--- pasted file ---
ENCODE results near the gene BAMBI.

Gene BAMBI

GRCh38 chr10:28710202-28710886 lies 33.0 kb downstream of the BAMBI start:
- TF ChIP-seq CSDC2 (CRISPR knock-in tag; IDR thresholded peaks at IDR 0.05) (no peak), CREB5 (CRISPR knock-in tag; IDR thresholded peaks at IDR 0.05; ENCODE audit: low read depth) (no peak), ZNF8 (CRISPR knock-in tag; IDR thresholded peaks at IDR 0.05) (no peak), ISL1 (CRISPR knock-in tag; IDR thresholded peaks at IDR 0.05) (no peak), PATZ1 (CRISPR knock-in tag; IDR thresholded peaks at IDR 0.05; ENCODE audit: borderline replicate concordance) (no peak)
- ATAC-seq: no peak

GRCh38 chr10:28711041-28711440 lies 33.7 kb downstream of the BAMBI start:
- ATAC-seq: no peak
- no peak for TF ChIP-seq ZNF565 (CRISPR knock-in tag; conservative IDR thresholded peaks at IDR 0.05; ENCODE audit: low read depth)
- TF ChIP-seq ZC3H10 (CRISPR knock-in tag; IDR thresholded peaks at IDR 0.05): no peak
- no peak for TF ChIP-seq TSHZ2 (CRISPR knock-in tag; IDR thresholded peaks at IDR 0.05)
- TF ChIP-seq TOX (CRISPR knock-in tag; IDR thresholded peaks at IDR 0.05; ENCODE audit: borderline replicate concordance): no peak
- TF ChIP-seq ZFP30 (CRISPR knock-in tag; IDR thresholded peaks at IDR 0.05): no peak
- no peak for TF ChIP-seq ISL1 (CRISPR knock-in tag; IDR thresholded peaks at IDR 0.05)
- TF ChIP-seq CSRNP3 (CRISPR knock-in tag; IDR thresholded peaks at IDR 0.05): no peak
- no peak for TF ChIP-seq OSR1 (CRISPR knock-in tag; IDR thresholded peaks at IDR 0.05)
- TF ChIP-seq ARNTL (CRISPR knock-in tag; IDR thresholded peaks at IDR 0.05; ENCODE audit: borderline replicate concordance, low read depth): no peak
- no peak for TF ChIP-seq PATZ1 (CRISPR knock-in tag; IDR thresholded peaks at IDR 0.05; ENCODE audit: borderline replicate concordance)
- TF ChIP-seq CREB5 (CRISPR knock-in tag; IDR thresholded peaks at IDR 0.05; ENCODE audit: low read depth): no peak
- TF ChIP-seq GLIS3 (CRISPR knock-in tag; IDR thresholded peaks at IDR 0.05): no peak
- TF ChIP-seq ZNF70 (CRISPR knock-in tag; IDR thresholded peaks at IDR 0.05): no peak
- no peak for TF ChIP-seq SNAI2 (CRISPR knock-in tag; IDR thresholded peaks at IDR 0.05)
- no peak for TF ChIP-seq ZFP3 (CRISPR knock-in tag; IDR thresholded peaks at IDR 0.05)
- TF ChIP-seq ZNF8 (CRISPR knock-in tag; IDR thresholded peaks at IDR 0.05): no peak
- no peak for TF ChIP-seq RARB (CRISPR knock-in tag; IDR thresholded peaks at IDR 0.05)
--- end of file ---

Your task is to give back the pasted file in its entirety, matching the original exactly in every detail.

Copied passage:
ENCODE results near the gene BAMBI.

Gene BAMBI

GRCh38 chr10:28710202-28710886 lies 33.0 kb downstream of the BAMBI start:
- TF ChIP-seq CSDC2 (CRISPR knock-in tag; IDR thresholded peaks at IDR 0.05) (no peak), CREB5 (CRISPR knock-in tag; IDR thresholded peaks at IDR 0.05; ENCODE audit: low read depth) (no peak), ZNF8 (CRISPR knock-in tag; IDR thresholded peaks at IDR 0.05) (no peak), ISL1 (CRISPR knock-in tag; IDR thresholded peaks at IDR 0.05) (no peak), PATZ1 (CRISPR knock-in tag; IDR thresholded peaks at IDR 0.05; ENCODE audit: borderline replicate concordance) (no peak)
- ATAC-seq: no peak

GRCh38 chr10:28711041-28711440 lies 33.7 kb downstream of the BAMBI start:
- ATAC-seq: no peak
- no peak for TF ChIP-seq ZNF565 (CRISPR knock-in tag; conservative IDR thresholded peaks at IDR 0.05; ENCODE audit: low read depth)
- TF ChIP-seq ZC3H10 (CRISPR knock-in tag; IDR thresholded peaks at IDR 0.05): no peak
- no peak for TF ChIP-seq TSHZ2 (CRISPR knock-in tag; IDR thresholded peaks at IDR 0.05)
- TF ChIP-seq TOX (CRISPR knock-in tag; IDR thresholded peaks at IDR 0.05; ENCODE audit: borderline replicate concordance): no peak
- TF ChIP-seq ZFP30 (CRISPR knock-in tag; IDR thresholded peaks at IDR 0.05): no peak
- no peak for TF ChIP-seq ISL1 (CRISPR knock-in tag; IDR thresholded peaks at IDR 0.05)
- TF ChIP-seq CSRNP3 (CRISPR knock-in tag; IDR thresholded peaks at IDR 0.05): no peak
- no peak for TF ChIP-seq OSR1 (CRISPR knock-in tag; IDR thresholded peaks at IDR 0.05)
- TF ChIP-seq ARNTL (CRISPR knock-in tag; IDR thresholded peaks at IDR 0.05; ENCODE audit: borderline replicate concordance, low read depth): no peak
- no peak for TF ChIP-seq PATZ1 (CRISPR knock-in tag; IDR thresholded peaks at IDR 0.05; ENCODE audit: borderline replicate concordance)
- TF ChIP-seq CREB5 (CRISPR knock-in tag; IDR thresholded peaks at IDR 0.05; ENCODE audit: low read depth): no peak
- TF ChIP-seq GLIS3 (CRISPR knock-in tag; IDR thresholded peaks at IDR 0.05): no peak
- TF ChIP-seq ZNF70 (CRISPR knock-in tag; IDR thresholded peaks at IDR 0.05): no peak
- no peak for TF ChIP-seq SNAI2 (CRISPR knock-in tag; IDR thresholded peaks at IDR 0.05)
- no peak for TF ChIP-seq ZFP3 (CRISPR knock-in tag; IDR thresholded peaks at IDR 0.05)
- TF ChIP-seq ZNF8 (CRISPR knock-in tag; IDR thresholded peaks at IDR 0.05): no peak
- no peak for TF ChIP-seq RARB (CRISPR knock-in tag; IDR thresholded peaks at IDR 0.05)